“Are you sure you don’t want to take more long-sleeved sweaters and fewer short-sleeved shirts?” I ask my daughter as she packs up her belongings for a study abroad in Greece. “I’ll be fine, Mom,” my daughter says without hesitation. I worry because I read that it can occasionally snow in Greece during the winter and my darling daughter is packing as if she were going to Hawaii.
If there were a job description for being a mom, I’m sure worrying would be right up there with nourishing. Being a mom is by far the most difficult job I’ve ever had and the white hairs on my head are proof. Using Sharpie pens to disguise those hairs has become too time consuming and, anyways, my triceps muscles are too weak to hold my arms above my head for extended periods of time. My parents have always said that no matter how old my siblings and I become, they still worry about us. Don’t get me wrong, none of us are hellions, but how well children are prepared to weather life’s up and downs are all causes of concern to parents.
Unfortunately children do not come with instruction manuals, so when mine were babies I would fret over whether they were getting enough to eat, whether sending them to daycare was the right choice, and whether they were developing normally. The latter was needless worrying since, thankfully, none of my children are normal. They are all extraordinary!
As they grew up and went to elementary school, I worried about constant colds, ear infections, and major childhood diseases. But also on my “worry meter” was their fine and gross motor skill development. Could they skip? That was always the test to see if they could progress on to first grade. When would they learn to read? Would they learn to say their “R’s” the normal way so that car did not sound like “caw?” These worries dissolved away as each concern was resolved.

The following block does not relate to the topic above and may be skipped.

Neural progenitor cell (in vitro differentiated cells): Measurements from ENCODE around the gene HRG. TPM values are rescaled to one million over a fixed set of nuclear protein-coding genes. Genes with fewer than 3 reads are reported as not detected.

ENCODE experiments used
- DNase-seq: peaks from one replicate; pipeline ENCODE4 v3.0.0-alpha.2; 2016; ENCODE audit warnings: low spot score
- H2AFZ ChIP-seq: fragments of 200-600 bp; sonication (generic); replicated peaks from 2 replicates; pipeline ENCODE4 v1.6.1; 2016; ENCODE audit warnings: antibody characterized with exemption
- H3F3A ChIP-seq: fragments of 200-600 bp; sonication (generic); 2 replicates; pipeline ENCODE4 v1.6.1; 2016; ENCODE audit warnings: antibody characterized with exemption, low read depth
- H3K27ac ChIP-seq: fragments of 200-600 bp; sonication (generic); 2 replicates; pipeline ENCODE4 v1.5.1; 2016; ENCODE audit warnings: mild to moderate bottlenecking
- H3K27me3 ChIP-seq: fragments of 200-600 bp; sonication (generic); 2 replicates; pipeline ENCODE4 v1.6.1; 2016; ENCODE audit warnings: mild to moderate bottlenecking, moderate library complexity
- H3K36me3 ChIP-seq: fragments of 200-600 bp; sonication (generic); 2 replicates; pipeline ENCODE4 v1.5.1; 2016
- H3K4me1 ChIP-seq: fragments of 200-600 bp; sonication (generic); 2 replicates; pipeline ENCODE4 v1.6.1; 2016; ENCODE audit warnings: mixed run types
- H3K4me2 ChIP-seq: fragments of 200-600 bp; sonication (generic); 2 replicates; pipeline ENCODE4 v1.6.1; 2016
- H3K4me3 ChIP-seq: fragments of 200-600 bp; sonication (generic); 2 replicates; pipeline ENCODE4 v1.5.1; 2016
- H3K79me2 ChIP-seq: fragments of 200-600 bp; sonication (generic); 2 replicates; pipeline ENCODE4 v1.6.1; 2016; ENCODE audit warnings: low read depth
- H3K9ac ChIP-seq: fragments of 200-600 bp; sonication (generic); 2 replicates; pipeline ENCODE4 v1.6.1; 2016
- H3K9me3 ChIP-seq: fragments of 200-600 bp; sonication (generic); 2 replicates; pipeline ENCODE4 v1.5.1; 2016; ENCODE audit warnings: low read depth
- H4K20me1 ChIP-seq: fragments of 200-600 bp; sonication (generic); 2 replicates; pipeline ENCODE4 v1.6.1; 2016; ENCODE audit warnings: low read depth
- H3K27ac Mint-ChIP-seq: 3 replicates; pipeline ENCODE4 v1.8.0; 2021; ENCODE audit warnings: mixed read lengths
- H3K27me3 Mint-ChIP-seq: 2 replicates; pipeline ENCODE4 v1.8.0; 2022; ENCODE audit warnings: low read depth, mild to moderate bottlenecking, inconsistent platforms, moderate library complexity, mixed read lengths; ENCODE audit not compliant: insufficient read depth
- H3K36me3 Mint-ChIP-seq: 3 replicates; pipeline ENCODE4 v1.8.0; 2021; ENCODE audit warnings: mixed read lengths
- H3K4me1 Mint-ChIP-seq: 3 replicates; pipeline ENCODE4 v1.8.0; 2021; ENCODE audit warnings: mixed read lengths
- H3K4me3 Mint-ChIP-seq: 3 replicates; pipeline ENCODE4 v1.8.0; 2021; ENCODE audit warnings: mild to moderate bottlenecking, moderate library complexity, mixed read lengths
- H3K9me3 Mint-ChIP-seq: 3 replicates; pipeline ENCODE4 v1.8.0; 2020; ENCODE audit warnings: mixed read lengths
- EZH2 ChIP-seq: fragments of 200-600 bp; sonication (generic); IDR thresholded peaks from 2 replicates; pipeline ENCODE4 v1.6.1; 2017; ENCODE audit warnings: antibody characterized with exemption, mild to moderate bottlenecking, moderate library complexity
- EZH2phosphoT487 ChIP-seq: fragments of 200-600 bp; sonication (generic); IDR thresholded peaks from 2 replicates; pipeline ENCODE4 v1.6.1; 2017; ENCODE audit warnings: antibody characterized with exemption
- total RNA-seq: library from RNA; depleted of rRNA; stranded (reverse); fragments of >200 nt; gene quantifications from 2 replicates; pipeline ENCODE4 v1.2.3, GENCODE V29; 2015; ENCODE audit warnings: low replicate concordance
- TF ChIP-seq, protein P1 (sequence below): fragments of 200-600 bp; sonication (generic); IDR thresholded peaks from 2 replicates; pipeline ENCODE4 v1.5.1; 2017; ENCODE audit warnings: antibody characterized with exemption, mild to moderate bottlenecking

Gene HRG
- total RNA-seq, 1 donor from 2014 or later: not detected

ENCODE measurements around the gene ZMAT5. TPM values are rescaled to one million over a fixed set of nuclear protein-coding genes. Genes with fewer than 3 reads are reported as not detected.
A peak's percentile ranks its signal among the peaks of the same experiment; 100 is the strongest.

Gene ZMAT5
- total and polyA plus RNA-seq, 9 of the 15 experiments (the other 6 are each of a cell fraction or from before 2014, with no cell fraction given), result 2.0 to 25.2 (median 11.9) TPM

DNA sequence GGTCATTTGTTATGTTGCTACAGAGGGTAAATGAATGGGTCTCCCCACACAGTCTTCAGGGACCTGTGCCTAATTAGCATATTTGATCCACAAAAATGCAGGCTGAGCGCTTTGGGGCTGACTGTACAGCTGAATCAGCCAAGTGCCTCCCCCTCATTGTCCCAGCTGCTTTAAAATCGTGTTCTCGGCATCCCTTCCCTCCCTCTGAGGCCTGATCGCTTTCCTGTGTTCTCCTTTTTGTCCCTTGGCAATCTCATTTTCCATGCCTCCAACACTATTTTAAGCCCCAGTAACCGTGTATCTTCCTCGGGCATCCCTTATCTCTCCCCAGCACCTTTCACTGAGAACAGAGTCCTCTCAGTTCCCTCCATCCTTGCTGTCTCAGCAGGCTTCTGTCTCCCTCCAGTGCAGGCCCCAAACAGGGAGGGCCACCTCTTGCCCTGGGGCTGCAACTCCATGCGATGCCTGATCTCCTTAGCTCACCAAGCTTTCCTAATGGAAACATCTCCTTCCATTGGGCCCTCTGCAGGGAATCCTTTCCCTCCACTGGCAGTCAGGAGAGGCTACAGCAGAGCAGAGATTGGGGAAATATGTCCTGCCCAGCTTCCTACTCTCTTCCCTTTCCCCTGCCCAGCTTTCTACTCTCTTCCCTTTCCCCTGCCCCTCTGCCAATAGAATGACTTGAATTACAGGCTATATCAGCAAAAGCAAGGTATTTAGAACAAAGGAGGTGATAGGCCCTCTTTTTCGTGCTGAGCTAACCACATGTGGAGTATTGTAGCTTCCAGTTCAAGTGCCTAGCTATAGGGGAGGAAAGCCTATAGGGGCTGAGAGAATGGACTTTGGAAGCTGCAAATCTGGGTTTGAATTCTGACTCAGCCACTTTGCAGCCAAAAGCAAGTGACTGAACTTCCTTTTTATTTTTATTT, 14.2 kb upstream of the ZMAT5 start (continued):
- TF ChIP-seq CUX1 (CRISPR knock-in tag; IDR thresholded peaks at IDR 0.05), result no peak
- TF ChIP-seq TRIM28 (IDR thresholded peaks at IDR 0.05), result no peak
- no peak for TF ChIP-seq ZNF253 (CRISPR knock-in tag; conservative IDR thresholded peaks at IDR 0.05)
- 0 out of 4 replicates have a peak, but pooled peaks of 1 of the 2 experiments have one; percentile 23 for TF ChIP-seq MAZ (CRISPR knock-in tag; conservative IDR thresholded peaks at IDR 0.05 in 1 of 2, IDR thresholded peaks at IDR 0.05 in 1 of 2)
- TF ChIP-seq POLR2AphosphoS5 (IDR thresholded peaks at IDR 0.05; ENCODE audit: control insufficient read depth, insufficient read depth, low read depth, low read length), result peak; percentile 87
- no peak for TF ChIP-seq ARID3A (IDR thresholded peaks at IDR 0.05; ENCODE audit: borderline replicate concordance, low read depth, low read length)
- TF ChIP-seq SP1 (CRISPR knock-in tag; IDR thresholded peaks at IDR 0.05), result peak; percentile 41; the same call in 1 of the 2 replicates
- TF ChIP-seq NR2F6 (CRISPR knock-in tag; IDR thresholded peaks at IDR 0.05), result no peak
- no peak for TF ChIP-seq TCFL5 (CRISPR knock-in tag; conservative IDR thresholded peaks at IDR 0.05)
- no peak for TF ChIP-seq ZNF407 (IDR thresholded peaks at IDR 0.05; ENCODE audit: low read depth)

When they approached junior high school, I stressed over eating habits, study habits, hygiene routines, and their burgeoning sport and social schedules. High school offered little relief for me as sports and social activities, driving lessons, high academic standards, and college applications all warred against each other. But alas, all that high school worrying was for naught; they all got into good colleges. Then the college years came and brought worries about drinking, driving, drugs, and roommates! After almost ten years I can see light at the end of the college-years tunnel.
You get the picture. My worrying can take a siesta now. All seems calm . . . but wait . . . will number one graduate and get a good job? Will number two continue to manage his health issues adequately? And will number three be alright in Greece? I don’t have a crystal ball that can predict the future, but I do know that I’ve tried to be the best mom I could possibly be and I must now rely on my children to remember all that I’ve instilled in them and to make the right choices. Hmm, I just noticed that it is 37 degrees in Athens right now. So why am I worried?